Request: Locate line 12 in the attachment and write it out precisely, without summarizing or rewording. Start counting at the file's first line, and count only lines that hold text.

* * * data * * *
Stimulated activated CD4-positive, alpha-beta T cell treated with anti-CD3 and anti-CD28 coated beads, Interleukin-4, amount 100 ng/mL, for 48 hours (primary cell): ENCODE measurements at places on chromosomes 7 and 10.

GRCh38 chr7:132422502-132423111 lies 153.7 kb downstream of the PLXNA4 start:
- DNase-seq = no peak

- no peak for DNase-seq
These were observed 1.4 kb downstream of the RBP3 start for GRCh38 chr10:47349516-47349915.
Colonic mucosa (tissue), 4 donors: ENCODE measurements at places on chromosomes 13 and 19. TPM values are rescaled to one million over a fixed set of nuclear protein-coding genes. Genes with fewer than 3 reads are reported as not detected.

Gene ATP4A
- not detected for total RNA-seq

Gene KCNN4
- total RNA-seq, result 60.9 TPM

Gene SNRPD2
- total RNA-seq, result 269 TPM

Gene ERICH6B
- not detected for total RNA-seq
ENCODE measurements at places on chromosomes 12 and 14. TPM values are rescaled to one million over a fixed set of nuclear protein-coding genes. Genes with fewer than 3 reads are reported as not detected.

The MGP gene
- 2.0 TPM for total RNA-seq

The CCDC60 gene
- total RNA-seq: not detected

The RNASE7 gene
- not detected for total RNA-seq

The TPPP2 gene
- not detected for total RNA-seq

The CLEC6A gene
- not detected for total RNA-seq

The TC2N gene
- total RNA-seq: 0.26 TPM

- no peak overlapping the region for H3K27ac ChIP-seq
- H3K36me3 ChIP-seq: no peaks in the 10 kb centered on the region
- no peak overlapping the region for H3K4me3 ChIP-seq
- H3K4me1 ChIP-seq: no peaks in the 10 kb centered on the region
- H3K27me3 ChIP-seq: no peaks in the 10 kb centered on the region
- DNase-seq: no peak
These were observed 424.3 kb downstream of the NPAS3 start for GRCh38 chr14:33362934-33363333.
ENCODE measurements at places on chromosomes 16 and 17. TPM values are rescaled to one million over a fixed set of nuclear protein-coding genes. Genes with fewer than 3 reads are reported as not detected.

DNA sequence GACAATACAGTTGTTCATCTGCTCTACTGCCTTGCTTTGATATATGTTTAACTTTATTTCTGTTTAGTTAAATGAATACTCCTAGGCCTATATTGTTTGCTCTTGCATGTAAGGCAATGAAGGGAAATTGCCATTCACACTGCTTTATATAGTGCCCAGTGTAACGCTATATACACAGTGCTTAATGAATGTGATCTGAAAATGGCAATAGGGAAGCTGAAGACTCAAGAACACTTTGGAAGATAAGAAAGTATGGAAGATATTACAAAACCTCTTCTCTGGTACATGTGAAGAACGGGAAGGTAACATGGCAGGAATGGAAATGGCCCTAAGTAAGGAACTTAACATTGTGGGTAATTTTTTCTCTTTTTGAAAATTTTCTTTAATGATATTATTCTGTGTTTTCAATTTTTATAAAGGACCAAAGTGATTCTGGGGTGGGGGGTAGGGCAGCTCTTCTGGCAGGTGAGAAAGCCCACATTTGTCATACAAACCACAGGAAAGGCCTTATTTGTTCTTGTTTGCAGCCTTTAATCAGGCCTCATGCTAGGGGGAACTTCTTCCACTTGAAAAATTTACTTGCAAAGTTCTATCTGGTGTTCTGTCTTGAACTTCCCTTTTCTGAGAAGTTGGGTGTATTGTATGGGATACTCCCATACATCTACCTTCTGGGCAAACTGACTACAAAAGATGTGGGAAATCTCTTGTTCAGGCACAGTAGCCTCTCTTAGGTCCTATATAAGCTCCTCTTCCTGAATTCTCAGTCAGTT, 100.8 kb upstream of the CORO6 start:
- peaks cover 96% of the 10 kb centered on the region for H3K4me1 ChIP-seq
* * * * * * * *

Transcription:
- total RNA-seq, result 269 TPM